Having discovered our cottages at Upton Grange, many of our guests acknowledge they don’t know Dorset that well. They’re keen to visit the popular attractions – Weymouth beach, Durdle Door and Corfe Castle.
These are all wonderful places, and yet Dorset has so much more to offer. Which is one reason why so many of our guests keep coming back to us.
Here are our suggestions for some of the secret places in Dorset that you may want to discover for yourself.
Dorset's Deserted Village at Tyneham
How about a day out to an abandoned village in the middle of a military firing range? This location perhaps explains why Tyneham is one of Dorset’s secret places. Yet it’s also the gateway to the most unspoilt stretch of coast in the county.
The entire population of Tyneham was told to move out during the Second World War, because the military wanted to use the area to train troops in preparation for D-Day. The villagers never went back, and their homes fell into ruin.
Today Tyneham, derelict for 80 years, is open to the public. There’s no charge to visit. Because it’s still in a firing range, the nearby Warbarrow Bay is entirely undeveloped.
Tyneham is sometimes closed to the public – check this website for details.
Free Sculpture Park on Dorset's Mysterious Island
The Isle of Portland is home to many of the county’s hidden gems. Accessed by a single road, across the causeway behind Chesil Beach, Portland’s remote location requires a little extra effort to reach.
The journey is worth it. One of its secrets is the Tout Quarry Sculpture Park, a nature reserve and massive outdoor art gallery. It’s free, making it a great place to explore with children, who’ll love to find the many creatures and shapes hidden among the rocks.
Climb up out of the quarry and you’re rewarded with glorious views across the sea towards West Dorset and even, in the far distance, Devon.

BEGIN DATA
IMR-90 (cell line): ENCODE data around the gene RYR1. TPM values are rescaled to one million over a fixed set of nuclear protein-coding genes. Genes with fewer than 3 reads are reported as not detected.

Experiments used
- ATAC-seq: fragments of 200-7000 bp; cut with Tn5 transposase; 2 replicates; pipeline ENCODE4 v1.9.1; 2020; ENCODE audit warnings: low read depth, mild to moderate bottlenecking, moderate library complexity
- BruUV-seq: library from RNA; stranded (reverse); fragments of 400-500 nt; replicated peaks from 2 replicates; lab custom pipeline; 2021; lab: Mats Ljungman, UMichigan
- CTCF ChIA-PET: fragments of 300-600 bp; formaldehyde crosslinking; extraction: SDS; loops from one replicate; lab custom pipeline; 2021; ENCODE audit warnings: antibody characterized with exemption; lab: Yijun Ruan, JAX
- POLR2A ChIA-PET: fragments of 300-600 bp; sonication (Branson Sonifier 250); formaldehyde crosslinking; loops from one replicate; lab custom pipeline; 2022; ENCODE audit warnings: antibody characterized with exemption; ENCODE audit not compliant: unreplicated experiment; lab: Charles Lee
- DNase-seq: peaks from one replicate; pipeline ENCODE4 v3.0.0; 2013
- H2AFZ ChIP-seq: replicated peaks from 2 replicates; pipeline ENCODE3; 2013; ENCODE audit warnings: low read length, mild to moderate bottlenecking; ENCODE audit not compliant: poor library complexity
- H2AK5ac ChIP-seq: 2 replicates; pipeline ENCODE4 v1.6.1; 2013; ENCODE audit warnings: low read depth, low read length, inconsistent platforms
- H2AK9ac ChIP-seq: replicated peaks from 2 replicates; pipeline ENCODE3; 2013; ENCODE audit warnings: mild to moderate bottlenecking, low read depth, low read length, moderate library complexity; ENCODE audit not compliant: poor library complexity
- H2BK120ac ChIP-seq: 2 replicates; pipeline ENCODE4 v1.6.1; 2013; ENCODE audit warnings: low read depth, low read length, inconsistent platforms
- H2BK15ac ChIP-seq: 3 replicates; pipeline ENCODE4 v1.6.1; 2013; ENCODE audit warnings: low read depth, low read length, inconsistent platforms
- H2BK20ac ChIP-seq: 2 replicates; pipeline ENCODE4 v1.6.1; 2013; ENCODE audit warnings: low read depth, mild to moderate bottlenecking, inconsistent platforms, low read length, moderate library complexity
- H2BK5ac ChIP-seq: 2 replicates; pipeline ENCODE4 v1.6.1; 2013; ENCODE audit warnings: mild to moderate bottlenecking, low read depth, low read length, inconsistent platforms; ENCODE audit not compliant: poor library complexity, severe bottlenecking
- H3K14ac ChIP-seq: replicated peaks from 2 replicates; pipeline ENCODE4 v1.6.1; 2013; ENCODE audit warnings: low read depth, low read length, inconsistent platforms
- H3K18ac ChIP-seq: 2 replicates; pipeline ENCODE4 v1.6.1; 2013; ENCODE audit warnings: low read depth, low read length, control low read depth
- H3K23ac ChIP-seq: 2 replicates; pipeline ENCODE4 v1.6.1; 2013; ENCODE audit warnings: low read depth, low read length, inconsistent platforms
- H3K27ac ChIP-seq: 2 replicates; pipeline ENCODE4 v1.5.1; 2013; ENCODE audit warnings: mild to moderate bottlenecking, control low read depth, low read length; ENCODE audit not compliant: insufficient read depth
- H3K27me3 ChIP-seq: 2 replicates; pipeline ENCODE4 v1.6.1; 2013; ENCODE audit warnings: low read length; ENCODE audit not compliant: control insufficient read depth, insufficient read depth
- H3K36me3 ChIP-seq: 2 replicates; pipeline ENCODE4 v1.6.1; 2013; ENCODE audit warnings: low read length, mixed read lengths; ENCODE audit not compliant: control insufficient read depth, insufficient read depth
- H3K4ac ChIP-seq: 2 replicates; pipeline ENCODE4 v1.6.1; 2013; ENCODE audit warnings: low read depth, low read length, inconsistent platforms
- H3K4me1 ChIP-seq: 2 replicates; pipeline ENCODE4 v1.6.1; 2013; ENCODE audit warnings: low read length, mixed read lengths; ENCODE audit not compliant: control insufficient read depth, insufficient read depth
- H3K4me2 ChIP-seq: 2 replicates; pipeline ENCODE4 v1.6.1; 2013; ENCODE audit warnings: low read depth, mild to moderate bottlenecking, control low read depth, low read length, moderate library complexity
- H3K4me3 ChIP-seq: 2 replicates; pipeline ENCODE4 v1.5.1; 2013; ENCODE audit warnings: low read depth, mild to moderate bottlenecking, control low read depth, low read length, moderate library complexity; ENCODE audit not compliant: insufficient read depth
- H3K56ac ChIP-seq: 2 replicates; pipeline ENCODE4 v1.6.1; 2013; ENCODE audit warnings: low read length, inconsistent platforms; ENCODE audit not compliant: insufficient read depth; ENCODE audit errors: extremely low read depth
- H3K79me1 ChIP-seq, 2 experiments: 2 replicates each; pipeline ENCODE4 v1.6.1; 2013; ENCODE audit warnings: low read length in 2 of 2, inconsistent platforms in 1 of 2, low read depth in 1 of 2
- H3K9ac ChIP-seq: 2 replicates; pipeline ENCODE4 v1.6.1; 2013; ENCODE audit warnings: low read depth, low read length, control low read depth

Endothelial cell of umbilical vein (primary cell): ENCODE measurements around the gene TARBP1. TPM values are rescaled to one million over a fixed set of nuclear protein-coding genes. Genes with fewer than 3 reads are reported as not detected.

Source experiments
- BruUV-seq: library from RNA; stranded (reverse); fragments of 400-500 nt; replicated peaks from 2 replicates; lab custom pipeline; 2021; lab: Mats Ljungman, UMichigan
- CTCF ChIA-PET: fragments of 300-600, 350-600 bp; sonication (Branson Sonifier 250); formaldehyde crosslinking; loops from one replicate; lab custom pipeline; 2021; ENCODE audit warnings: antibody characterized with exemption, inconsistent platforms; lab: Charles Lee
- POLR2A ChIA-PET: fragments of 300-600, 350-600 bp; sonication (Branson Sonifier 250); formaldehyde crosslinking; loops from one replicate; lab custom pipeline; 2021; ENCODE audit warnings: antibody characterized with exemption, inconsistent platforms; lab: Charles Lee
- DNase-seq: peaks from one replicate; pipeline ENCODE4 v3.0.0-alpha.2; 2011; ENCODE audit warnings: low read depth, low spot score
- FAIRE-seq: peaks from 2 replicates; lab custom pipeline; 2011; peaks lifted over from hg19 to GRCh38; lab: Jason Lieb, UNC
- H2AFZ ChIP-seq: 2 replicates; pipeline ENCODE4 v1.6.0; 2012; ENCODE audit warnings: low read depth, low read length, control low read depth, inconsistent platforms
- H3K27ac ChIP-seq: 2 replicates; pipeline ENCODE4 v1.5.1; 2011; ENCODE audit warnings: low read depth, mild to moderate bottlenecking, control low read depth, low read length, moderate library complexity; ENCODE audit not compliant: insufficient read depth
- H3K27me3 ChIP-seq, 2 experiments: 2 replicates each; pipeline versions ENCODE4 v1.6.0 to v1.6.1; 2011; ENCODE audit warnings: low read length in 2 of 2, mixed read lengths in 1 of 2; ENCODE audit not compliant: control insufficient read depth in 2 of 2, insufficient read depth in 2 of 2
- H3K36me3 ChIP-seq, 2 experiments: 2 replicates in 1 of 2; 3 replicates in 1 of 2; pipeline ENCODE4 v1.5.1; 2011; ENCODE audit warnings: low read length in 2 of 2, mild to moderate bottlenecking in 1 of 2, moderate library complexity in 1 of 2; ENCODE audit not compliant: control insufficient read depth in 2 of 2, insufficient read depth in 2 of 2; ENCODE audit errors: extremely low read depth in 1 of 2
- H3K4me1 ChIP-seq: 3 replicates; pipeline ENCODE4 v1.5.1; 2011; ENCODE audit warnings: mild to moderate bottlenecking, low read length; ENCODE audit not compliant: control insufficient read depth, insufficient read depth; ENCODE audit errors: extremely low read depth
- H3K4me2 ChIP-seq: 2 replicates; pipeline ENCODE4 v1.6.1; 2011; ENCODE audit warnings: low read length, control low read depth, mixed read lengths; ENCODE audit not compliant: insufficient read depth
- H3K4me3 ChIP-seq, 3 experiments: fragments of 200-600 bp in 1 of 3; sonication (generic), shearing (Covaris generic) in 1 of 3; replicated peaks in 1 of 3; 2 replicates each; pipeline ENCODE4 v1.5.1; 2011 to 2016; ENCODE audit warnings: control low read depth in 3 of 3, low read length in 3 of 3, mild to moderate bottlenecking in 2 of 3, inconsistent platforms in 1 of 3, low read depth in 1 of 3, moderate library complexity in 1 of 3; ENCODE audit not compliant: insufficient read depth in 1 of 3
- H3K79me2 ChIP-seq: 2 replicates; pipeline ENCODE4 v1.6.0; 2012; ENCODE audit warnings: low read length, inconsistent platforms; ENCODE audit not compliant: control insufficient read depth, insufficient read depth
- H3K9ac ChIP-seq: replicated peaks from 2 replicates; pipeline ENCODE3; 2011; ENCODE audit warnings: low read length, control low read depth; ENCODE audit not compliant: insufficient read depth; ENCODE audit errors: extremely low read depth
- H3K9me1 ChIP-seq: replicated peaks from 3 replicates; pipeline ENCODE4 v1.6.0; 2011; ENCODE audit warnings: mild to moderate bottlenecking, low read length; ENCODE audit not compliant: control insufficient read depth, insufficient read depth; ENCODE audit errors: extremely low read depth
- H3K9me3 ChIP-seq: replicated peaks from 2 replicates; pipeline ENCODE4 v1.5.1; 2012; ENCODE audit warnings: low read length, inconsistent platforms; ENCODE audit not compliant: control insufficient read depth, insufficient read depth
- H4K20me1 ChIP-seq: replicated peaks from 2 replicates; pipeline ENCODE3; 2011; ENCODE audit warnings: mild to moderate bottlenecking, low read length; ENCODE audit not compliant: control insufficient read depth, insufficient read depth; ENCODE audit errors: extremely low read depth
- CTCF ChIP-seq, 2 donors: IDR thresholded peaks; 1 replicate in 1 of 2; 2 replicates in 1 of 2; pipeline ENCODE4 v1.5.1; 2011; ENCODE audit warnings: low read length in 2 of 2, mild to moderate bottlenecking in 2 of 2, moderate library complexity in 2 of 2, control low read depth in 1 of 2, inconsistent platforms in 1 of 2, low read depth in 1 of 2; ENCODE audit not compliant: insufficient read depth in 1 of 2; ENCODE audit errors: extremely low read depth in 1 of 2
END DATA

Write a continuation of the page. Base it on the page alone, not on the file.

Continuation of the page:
The Secret Garden in the Heart of Dorset
Re-opened just a few years ago, Moreton Walled Garden is a 5-acre marvel that you can visit for free (although you’re encouraged to make a donation to its upkeep). It has a cafe, shop and a children’s play area.
There’s a wide variety of areas inside high walls, including a rose garden, Mediterranean garden, bog garden and a secret jungle garden. You find tall hedges, fountains, bold displays of colour and examples of sculpture.
The team at Moreton work hard to provide plenty for visitors to talk about and experience while they visit. More information is available from the Walled Garden Moreton website.
Ancient Chapel Hidden in Plain Sight
If you drive the scenic coast road from Weymouth through Abbotsbury and beyond, you can’t miss St Catherine’s Chapel. It’s been sitting boldly on a hilltop overlooking the village for hundreds of years, catching the eye of millions of visitors.
Yet very few stop to make the climb up the hill, to explore the chapel itself, and admire the views.
To be fair, the chapel is small and it won’t take long to look around it. When you do, take a moment to find the ‘wishing holes’, where local women would pray to St Catherine, asking her to help them find a husband.
Visiting the chapel makes for an exhilarating adventure. Find the footpath up and enjoy the scenery as you climb. Once part of the abbey at Abbotsbury (now demolished), the chapel is now in the care of English Heritage.
Blandford's Secret Museum of What Everyone Talks About
Fashion has always been a popular topic of conversation, particularly when it’s about clothes. The Blandford Fashion Museum is all about the excitement, exuberance and variety in clothing through the ages.
It’s a small museum, housed in a beautiful Georgian house in the town. Beginning as a personal costume collection, it went on to become a museum with a collection that continues to grow. The museum seeks to help visitors discover the connections between fashion and social history.
The exhibitions change over time and the museum often runs special events. There’s more information on the Blandford Fashion Museum website.
Visit Dorset to Discover More Secret Places
Dorset has a rich natural history, hosting many nature reserves and areas of outstanding natural beauty. It’s also rich in human history, with many local museums and sites associated with major historical events.Our guests can’t get enough of what the area has to offer. You can join them – learn more about our self-catering cottages hidden away in the Dorset countryside, not far from the sea.